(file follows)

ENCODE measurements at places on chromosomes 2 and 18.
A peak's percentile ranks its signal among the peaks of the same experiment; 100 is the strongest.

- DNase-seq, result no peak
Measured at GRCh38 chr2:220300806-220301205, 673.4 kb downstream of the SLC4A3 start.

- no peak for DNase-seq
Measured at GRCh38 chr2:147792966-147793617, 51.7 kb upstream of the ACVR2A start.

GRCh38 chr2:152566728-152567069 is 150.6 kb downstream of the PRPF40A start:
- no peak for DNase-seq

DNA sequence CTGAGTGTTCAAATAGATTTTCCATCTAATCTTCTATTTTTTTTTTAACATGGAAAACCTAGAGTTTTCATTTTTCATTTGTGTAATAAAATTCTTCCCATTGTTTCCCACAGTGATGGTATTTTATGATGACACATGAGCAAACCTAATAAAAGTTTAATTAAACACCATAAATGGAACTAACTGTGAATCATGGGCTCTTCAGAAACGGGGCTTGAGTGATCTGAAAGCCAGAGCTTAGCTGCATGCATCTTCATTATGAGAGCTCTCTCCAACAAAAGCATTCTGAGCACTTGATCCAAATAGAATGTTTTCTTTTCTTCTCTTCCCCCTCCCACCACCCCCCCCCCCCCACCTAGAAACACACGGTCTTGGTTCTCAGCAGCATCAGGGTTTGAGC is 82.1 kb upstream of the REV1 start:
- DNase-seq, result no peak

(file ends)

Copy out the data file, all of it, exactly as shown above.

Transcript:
ENCODE measurements at places on chromosomes 2 and 18.
A peak's percentile ranks its signal among the peaks of the same experiment; 100 is the strongest.

- DNase-seq, result no peak
Measured at GRCh38 chr2:220300806-220301205, 673.4 kb downstream of the SLC4A3 start.

- no peak for DNase-seq
Measured at GRCh38 chr2:147792966-147793617, 51.7 kb upstream of the ACVR2A start.

GRCh38 chr2:152566728-152567069 is 150.6 kb downstream of the PRPF40A start:
- no peak for DNase-seq

DNA sequence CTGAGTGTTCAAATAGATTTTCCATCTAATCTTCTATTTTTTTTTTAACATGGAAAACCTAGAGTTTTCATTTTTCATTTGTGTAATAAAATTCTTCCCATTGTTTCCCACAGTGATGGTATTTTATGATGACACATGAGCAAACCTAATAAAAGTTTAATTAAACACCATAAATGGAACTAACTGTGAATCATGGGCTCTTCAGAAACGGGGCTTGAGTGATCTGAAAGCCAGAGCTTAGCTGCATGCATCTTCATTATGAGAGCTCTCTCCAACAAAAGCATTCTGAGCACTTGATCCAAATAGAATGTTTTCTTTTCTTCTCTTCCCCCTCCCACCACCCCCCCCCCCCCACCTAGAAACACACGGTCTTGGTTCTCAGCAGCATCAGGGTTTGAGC is 82.1 kb upstream of the REV1 start:
- DNase-seq, result no peak